I’ve had a fair amount of luck fending off fears of high inflation in recent years (see here) and getting the inflation trend right (at least directionally during the last few years of the deflation, inflation, disinflation, inflation sea-saw). Understanding the balance sheet recession and its impacts on the monetary system have been key to this outlook. If you understood the deleveraging story and the fact that banks don’t lend reserves then you knew that the QE’s were not going to be inflationary. You further understood that the massive deficit was merely masking the underlying turmoil occurring at the consumer level.
Late last year I put together a timeline for QE3 (see here) and why I believe there is a high probability of QE3 coming this summer at the June FOMC meeting. My thinking is simple – the Fed doesn’t want to introduce new “stimulative” policy while the rate of inflation remains above their 2% target so we’re unlikely to see further policy action until inflation resides a bit. I think there’s the potential for this to happen in H1 this year.
To understand my thinking we need to start with the various types of inflation – demand-pull inflation and cost-push inflation. As of now, demand-pull inflation appears like a low probability event. Although recent data has shown economic improvement there are still high levels of spare capacity, relatively low capacity utilization rates and generally tepid demand for goods (aggregate demand is still very weak). The large budget deficit is contributing to the demand pull story by helping consumers to continue spending while also deleveraging, but the two combine to equal a modest positive for the economy as a whole.
The cost push inflation debate can be answered in one story – jobs. The majority of cost-push inflation is generally due to labor (although oil prices are a growing risk as discussed below). As of now, labor remains weak and the unemployment rate is only slowly declining. The SF Fed sees unemployment remaining above 8% this year. The consumer earnings story is pretty uniform across the economy. Hourly earnings are nearing their lows and real disposable income continues to decline so core inflation is likely to remain depressed:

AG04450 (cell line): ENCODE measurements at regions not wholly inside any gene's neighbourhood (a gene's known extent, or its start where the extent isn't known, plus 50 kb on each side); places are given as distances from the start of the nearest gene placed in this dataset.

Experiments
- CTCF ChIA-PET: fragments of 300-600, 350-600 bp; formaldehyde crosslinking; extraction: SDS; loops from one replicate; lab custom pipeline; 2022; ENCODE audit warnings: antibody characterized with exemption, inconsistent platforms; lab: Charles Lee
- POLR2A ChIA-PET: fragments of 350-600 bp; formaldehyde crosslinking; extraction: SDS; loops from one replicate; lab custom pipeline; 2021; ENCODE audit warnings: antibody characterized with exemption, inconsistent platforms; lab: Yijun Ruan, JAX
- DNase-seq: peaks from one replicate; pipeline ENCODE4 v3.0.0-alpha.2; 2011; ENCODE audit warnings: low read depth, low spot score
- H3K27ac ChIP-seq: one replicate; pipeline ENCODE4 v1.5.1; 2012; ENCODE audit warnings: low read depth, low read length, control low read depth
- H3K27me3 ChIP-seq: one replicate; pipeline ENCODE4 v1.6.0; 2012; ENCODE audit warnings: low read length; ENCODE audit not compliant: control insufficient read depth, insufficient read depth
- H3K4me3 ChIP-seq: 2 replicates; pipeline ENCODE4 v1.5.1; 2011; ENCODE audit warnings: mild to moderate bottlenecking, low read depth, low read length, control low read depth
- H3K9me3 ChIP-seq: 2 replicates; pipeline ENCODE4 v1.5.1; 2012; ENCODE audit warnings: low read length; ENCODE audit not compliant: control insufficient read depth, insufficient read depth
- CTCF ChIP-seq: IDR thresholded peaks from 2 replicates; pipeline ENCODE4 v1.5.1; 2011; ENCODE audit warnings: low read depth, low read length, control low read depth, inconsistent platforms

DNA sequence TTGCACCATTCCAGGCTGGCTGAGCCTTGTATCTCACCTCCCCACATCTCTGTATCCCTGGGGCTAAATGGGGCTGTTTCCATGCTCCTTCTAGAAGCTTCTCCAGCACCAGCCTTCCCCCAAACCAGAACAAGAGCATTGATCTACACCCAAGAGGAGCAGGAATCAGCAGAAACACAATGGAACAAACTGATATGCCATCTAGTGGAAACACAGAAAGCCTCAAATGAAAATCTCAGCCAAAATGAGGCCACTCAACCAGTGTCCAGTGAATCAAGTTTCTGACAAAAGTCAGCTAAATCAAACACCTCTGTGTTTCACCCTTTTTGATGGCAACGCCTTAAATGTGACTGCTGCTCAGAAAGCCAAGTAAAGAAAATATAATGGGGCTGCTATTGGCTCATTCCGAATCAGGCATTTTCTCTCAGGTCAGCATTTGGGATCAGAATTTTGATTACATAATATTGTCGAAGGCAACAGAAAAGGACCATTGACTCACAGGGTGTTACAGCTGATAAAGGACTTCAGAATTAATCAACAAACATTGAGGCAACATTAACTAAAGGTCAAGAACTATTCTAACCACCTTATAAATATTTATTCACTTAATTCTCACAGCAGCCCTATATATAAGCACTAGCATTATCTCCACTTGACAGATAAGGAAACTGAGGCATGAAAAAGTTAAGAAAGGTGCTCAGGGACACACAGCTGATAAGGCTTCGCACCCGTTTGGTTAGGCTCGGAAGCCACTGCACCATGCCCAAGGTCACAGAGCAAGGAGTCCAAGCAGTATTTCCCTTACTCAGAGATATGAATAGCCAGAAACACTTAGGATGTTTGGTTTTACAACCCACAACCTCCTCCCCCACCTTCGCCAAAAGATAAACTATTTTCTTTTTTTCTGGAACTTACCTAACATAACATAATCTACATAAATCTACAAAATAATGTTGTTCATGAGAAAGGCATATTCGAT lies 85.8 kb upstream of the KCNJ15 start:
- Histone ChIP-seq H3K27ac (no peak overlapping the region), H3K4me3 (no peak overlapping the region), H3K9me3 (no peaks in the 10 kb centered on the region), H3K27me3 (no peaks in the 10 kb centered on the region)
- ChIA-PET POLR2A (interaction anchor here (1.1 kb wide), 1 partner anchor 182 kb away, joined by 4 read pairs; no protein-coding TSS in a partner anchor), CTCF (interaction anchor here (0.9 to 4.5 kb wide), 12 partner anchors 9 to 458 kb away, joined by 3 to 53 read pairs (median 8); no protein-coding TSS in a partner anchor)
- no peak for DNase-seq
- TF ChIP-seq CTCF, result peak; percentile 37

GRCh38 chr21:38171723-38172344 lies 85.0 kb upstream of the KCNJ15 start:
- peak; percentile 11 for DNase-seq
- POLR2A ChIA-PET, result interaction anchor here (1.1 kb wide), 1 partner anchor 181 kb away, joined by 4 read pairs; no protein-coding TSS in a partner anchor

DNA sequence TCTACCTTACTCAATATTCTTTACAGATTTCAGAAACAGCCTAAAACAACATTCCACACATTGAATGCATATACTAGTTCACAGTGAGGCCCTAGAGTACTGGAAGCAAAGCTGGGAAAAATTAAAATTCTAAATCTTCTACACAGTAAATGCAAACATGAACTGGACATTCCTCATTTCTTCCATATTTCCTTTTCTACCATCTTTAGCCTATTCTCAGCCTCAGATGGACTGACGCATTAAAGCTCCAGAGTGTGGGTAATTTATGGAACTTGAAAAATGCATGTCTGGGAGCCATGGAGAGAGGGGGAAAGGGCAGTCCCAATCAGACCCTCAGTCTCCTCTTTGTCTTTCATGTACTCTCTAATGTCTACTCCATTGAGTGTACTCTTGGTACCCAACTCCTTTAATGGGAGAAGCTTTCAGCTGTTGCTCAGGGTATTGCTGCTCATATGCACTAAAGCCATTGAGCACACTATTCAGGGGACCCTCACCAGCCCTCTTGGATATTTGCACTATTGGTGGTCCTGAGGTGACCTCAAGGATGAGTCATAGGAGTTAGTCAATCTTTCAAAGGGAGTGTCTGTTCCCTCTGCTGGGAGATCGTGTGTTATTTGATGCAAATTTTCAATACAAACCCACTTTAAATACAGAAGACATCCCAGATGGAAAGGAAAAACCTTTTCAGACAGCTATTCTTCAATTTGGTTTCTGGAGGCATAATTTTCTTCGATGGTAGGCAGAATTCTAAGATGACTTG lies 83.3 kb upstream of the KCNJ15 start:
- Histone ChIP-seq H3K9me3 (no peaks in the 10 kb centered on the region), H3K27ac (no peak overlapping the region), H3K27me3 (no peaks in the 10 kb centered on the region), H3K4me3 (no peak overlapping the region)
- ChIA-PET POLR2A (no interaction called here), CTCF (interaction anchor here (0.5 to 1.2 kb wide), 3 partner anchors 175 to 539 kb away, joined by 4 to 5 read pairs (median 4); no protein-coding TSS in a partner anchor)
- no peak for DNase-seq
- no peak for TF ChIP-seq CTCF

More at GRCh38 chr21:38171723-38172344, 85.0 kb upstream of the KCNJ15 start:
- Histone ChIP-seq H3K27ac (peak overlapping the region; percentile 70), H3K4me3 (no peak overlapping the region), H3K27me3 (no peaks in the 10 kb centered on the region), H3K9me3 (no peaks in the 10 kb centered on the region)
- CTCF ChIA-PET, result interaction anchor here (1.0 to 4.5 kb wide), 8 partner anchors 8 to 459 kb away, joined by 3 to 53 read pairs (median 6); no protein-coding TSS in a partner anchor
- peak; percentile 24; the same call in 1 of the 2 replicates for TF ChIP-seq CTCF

If you’re looking for a big rebound in these data sets (and much higher inflation) you should probably own a leveraged portfolio of stocks because that would likely be accompanied by a sizable economic boom. While the labor market is picking up steam the signs are tepid at best given the maturity of this recovery.
The most important component in headline inflation in recent years has been motor fuel. I’ve highlighted this on several occasions noting the discrepancy in headline and core inflation. You can see the close correlation between headline and motor fuel prices:
The story here is an interesting one. Last year’s oil scare from the Middle East uprisings caused a huge spike in fuel prices. Gasoline prices peaked near $3.40 before falling to $2.50 later in the year. The latest price of $2.75 means prices would have to rally 24% in the next 3 months just to create a 0% YoY climb in fuel prices in April. I’m not saying that’s impossible and I’ve previously stated my bullish stance on oil in general (as a hedge against exactly this), but for the inflation story the picture is clear. The YoY rate of fuel prices is going to decline between now and April unless turmoil causes a huge rally. That means headline inflation is highly likely to experience a brief bout of disinflation between now and the May data set.
I think that could set the table for increasing QE3 talk at the June meeting as the economy is likely to remain weak and fears of a slowing global economy and tepid labor market provoke Fed action.
In sum – prepare for a brief bout of disinflation likely taking the headline rate below 3% before stabilizing just when the Fed thinks it needs to intervene. The major risk to this outlook is further turmoil in the Middle East in which case fuel prices could rally enormously leaving my theory dead in the water.